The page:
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The panto that goes wrong but was so right!




by Peter Buckroyd

Cinderella, Tread the Boards

The Tread the Boards performers staged their production on an outdoor stage at Stratford Park and Ride.Photo: Mark Williamson.P18/12/20/8898. (43752142)
The Tread the Boards performers staged their production on an outdoor stage at Stratford Park and Ride.Photo: Mark Williamson.P18/12/20/8898. (43752142)

Christmas in Stratford is never Christmas without Tread the Boards’s pantomime, so it was with great excitement that in a year when we have been deprived of live cultural entertainment we were finally going to a live event, having booked for Christmas Eve.

At first we expected to take our own chairs, blankets and faux fur coats and to make socially distanced groups in a hotel car park. Then the designated hotel closed and said they could not host the event. Eventually Stratford Racecourse - as ever flexible and imaginative - said it would host the event. Then the police decided that it could only be a drive-in event but that was ok with the racecourse. So performances went ahead the day before Christmas Eve and the venue was secured over Christmas. And then overnight it rained. And rained. And rained. And when the company turned up for their Christmas Eve performances the racecourse was several inches under water. Undaunted, aided by amazingly quick responses of councillors, the event was moved to Stratford’s park and ride and the Stage Bus arrived just under an hour before their first performance.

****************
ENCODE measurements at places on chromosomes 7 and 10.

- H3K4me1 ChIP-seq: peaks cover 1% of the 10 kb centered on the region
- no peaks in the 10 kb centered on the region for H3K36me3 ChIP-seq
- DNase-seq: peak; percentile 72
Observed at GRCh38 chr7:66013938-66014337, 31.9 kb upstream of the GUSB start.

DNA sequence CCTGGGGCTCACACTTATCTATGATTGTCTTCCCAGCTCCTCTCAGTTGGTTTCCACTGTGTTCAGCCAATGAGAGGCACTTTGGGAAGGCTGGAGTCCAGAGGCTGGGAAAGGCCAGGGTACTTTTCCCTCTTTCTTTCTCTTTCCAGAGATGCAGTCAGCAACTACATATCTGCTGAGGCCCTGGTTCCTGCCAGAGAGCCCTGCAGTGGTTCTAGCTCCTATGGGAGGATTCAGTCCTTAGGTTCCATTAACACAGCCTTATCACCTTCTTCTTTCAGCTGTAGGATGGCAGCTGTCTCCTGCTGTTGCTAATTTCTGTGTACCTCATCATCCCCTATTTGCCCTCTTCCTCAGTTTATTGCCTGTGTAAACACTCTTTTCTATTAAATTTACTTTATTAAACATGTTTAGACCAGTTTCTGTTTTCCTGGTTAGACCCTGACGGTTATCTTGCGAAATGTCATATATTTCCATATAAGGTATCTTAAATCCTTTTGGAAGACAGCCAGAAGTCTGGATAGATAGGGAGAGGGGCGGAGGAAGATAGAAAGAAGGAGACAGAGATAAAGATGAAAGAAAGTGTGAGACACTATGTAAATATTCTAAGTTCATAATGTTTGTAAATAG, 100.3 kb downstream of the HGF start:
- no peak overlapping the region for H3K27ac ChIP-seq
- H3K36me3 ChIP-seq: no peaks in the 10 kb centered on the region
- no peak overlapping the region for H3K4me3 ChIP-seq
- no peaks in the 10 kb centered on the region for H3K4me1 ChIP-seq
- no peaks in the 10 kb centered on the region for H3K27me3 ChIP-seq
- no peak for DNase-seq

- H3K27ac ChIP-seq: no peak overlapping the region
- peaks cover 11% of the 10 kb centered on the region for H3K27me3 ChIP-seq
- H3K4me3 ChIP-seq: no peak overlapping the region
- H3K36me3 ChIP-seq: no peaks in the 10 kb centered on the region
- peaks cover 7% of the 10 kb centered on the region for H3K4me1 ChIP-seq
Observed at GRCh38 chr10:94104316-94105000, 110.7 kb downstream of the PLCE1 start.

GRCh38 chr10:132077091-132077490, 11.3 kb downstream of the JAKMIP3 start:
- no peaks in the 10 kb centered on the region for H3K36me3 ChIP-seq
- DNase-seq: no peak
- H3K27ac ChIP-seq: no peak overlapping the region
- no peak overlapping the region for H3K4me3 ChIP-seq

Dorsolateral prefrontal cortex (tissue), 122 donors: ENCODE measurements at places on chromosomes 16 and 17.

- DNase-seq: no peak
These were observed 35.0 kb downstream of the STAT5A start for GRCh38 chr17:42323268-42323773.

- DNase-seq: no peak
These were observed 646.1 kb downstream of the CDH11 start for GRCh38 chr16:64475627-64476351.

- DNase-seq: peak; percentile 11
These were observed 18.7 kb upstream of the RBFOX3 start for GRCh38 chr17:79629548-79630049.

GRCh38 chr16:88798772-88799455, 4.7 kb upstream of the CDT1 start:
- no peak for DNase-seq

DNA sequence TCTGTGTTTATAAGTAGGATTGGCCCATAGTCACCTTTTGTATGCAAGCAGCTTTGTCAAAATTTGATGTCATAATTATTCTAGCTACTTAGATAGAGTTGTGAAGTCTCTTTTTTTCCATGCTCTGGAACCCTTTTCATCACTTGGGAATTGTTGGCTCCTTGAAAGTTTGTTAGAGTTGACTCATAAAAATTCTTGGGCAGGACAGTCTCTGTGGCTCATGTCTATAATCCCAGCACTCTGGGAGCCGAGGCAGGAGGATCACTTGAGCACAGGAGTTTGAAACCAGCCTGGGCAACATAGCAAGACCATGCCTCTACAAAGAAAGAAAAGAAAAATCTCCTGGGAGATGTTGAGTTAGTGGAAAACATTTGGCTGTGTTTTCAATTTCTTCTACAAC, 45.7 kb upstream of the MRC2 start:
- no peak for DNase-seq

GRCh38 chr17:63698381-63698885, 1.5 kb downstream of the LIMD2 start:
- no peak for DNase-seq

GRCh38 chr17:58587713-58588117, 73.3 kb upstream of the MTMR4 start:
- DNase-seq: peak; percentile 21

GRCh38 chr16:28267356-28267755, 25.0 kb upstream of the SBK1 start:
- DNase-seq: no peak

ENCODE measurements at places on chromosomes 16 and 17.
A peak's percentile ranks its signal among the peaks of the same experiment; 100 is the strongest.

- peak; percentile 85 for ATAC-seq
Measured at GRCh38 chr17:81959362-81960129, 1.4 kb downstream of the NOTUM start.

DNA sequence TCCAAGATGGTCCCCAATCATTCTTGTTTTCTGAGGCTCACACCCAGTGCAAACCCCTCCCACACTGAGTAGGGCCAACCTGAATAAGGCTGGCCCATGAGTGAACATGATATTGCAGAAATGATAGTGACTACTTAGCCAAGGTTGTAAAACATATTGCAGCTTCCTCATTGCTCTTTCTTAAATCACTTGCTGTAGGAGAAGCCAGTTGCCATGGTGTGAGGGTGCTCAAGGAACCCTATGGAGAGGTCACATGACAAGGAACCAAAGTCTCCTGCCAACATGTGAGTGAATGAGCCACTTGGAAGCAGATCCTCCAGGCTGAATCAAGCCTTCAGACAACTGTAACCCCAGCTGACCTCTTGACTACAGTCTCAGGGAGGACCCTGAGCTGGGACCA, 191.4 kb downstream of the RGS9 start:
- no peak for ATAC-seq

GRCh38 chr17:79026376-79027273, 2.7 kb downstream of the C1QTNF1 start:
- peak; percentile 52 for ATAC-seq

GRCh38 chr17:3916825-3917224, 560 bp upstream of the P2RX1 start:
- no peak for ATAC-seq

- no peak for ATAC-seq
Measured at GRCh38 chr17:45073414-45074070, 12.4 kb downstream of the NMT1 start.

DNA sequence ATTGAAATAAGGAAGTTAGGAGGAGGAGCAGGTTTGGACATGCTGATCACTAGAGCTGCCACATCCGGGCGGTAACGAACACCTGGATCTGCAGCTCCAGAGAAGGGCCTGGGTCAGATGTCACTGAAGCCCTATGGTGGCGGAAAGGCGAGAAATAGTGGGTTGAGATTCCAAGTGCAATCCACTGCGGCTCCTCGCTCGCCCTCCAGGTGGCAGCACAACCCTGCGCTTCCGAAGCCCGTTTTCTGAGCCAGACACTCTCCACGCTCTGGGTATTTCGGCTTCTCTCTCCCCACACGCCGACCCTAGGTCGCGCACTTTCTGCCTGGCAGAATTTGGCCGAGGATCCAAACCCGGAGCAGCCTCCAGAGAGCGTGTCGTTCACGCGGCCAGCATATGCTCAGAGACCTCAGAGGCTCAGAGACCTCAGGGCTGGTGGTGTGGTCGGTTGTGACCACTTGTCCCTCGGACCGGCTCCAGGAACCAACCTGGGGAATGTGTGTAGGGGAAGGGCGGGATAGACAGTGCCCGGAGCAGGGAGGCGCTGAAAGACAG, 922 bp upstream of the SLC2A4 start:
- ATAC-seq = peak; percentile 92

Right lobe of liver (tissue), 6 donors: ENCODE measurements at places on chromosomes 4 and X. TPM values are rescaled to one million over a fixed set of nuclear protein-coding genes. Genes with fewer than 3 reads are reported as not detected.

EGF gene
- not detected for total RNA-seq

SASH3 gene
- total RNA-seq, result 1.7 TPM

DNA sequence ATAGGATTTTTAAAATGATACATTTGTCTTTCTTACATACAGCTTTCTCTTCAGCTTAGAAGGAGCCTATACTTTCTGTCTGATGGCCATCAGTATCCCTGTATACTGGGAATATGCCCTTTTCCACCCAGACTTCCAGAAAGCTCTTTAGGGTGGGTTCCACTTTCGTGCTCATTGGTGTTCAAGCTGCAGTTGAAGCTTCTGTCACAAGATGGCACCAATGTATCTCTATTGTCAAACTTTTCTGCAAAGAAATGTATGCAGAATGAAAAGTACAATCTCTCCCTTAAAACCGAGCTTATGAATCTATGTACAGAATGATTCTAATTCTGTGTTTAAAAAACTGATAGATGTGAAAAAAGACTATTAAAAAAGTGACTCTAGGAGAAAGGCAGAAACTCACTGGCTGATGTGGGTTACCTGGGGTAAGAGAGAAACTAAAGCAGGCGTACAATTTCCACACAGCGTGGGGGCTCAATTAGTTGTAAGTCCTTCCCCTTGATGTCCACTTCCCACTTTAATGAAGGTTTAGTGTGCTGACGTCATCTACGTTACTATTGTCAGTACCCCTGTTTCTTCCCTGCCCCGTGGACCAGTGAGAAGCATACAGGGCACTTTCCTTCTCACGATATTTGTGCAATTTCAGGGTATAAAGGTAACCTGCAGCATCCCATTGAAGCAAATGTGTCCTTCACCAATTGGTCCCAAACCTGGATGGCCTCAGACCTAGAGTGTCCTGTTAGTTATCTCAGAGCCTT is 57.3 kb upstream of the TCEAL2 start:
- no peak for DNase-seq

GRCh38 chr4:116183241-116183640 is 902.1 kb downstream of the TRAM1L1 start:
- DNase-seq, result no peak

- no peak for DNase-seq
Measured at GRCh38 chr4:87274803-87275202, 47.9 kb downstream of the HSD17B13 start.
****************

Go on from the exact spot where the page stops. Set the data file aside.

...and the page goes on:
So this almost incredible tale of resilience and persistence resulted in live drive-in performances. Amazing. I’m sure that John-Robert Partridge, artistic director of Tread the Boards Company will tell the whole story of triumphs over adversity soon.

So we got a pantomime and what fun it was. The costumes for Cinderella were even more elaborate than usual and Pete Meredith and Robert Moore were appropriately hideous as the Ugly Sisters and their final UK and EU costumes bang up to date. Joe Deverell-Smith was a dashing Prince Charming who could sing as well as seduce, Matilda Bott lovely and feistier than often as Cinderella and John-Robert Partridge as Buttons entertaining with his range of topical jokes as references. Charis McRoberts as the Fairy Godmother (and Dandini) kept the somewhat truncated plot clear while Elliott Wallis’s live music kept it all going at a cracking pace.

The annual Twelve Days of Christmas routine was as slick and funny as ever, Cinderella’s transformation from cleaning togs to ballgowned beauty a moment of magic and the contemporary allusions and masses of extended word play a delight for the adults.

Despite everything it really was Christmas.

Playing at Tiddington Home Guard Club until tonight (Thursday) and then at Binton Social Club until 3rd January. See Thursday's Herald for panto photo special.



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